top of page
Hello Illini Hillel family! We are so excited to welcome you all back to campus and to Hillel in the fall. While things are going to look different this year, Illini Hillel staff are working hard to create fun, safe, and meaningful programming for all students! 
We know you have questions, and we are here to help you find the answers. Below is a list of growing FAQ’s regarding our COVID-19 temporary guidelines and how we plan to provide our community with meaningful experiences in the safest way possible.

Check out our safety guidelines video!

*Guidelines are subject to change as public health recommendations change.

If you have any further questions, please feel free to reach out to Erez Cohen at, Carly Froomkin Burak at, or Abby Chargo at

  • What is the issue about cash bail?
    In the Illinois prison system alone, there are over 250,000 people incarcerated every year. 90% of that population is incarcerated pre-trial. This means that they are in prison even before they have even had a chance to plead their case. A significant majority of this 90% is incarcerated because they cannot afford the cash bail that has been placed on them. Essentially, the prison system in the state of Illinois has become a debtor’s prison, because people who according to our system of law are presumed innocent until proven and convicted guilty, are being held due to an outstanding debt, rather than as the result of a conviction.
  • Why is this issue so important right now?
    Prior to Governor Pritzker’s Stay-At-Home mandate, legislation to end the cash bail system had been proposed in the Illinois State Senate. With the onset of the COVID-19 outbreak, however, most non-COVID related legislation has been postponed. However, because prisons in our state face unique and incredibly difficult challenges for public health, the virus is far likelier to spread within their confines, drastically raising the prospect of a pandemic within the prison system. This campaign is advocating for the conditional release of those in prison because of a cash bail they cannot afford, especially if they are at a high risk for COVID-19. We are also advocating for more and better resources to contend with the spread of the virus within prisons, including access to more tests, and more treatment resources.
  • What does this have to do with Passover?
    The campaign is called Let Our People Go as a reference to the famous line Moses utters to the Pharaoh of Egypt about the Israelite people who had been toiling in slavery under his rule. The Passover story commemorates the Israelites’ struggle to be free from slavery, and of course celebrates their eventual victory. As a Jewish community, it is our imperative to use this story of freedom as a motivation to work for the freedom of any other community still struggling in captivity. The Passover seder reminds us every year that we know too well the feeling of being enslaved and oppressed, and that knowledge informs the work we can do to help other communities be free as well.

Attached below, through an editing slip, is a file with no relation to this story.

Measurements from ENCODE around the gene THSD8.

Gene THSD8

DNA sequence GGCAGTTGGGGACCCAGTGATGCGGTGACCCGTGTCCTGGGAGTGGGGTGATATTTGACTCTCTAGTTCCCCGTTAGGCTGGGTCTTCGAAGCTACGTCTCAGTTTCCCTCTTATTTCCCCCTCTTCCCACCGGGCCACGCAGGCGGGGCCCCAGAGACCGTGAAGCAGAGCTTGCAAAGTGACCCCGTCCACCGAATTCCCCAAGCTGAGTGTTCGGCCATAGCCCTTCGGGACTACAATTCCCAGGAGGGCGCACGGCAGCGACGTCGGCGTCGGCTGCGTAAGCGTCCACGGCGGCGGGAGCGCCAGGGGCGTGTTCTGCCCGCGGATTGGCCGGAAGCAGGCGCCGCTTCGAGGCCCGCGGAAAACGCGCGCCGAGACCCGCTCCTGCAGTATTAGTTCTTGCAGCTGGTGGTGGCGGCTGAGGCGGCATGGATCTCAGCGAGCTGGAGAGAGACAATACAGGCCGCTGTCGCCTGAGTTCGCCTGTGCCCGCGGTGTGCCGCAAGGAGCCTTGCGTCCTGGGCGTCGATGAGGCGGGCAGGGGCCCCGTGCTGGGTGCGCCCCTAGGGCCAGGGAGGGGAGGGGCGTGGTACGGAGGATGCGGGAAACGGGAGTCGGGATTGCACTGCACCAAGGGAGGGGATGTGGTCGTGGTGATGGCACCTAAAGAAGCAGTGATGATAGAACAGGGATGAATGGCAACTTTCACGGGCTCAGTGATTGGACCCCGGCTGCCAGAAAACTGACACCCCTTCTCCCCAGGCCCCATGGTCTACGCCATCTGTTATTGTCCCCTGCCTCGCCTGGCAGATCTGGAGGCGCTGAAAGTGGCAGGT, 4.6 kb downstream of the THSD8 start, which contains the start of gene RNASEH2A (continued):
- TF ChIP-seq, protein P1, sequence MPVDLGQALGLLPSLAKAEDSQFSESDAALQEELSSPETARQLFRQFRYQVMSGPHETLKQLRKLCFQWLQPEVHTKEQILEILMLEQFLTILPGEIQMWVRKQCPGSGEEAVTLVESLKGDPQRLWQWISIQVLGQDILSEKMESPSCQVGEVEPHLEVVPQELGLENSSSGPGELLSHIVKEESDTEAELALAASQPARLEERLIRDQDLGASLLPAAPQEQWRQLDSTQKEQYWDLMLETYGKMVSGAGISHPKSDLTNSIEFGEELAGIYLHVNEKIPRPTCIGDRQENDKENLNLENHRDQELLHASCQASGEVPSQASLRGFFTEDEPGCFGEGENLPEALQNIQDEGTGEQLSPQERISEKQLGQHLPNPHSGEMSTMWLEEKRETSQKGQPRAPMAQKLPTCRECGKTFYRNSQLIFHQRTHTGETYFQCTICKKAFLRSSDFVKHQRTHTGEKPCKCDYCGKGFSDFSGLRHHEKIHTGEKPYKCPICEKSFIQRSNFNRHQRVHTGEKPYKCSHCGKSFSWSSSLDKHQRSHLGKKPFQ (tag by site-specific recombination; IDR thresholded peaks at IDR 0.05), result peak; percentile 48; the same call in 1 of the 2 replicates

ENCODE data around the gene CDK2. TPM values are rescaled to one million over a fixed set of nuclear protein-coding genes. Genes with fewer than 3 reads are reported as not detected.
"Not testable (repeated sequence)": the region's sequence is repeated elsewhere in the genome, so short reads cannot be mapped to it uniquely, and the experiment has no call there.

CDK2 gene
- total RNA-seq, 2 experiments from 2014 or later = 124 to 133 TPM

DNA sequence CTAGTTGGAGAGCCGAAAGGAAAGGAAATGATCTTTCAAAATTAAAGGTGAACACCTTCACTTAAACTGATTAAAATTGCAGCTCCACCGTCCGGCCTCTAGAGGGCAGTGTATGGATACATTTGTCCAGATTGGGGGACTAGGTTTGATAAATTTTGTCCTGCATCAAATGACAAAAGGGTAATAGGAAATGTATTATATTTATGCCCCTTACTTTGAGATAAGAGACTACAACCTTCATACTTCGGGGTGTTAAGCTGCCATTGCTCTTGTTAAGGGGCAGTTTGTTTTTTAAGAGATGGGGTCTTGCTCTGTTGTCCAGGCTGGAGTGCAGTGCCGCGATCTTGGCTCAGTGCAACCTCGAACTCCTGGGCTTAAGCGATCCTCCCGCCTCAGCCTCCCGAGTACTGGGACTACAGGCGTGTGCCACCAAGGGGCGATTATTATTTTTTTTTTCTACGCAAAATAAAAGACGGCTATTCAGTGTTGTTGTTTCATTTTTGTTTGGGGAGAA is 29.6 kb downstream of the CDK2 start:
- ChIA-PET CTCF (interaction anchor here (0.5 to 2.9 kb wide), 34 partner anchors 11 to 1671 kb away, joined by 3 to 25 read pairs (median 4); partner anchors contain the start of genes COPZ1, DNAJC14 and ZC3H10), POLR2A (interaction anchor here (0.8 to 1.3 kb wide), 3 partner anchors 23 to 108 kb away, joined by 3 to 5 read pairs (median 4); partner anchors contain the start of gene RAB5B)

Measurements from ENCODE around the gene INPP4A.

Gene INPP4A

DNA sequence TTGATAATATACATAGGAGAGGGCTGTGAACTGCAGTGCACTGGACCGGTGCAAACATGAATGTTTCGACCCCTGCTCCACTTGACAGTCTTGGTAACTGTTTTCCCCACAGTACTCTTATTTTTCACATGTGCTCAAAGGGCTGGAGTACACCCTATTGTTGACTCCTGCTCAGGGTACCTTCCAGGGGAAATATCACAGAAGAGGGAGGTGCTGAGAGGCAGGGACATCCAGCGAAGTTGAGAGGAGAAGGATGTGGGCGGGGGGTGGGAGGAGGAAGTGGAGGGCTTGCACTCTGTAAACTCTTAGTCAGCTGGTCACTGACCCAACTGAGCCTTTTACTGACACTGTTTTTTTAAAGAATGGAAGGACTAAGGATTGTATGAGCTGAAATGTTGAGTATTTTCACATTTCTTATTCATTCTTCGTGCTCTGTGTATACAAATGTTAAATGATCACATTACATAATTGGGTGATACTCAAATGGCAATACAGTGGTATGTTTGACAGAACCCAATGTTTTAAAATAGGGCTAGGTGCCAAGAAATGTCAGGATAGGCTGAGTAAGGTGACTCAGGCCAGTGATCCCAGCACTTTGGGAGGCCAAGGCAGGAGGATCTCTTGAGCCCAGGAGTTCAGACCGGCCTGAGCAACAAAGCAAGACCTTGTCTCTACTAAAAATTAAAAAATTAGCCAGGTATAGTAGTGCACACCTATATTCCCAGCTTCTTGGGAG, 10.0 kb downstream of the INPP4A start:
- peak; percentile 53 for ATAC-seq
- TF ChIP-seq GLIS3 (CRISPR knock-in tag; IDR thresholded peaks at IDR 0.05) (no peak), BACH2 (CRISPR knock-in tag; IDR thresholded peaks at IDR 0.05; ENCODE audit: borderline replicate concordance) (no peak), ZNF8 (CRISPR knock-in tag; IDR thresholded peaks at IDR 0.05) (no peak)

• Isn’t this possibly dangerous?
    Studies have shown that pre-trial incarceration actually increases the likelihood of recidivism, meaning that the person currently incarcerated is likely to be arrested again, because the imprisonment significantly hampers that person’s ability to either maintain or find employment, keep or find housing, and contribute to their community and family. It also increases the likelihood that the person will accept a plea bargain for a felony charge, which will limit even further their housing, job, and family prospects. In addition, the significant majority of those held in pre-trial incarceration are for non-violent offenses, meaning that the threat they pose to a community is already very low. In Cook County, the amount of people incarcerated pre-trial has reduced 40%, coinciding with a significant drop in major crimes. Upon doing away with cash bail, the state of New Jersey saw a major reduction in crime. In terms of the spread of COVID-19, the sooner we get already overcrowded places de-crowded, the less likely the virus is to spread. Decarceration is in fact a public health benefit.
  • What can I do right now to help?
    You can contact the mayors of both Champaign and Urbana, along with the Champaign County Sheriff, our State’s Attorney, and our district’s Circuit Judge to demand that they release those awaiting trial from our county prisons, and increase the resources the prisons have to test for and treat COVID-19
Be sure to follow our Facebook, Instagram, and also sign up to receive our weekly newsletter for any updates to our guidelines and programming! 
bottom of page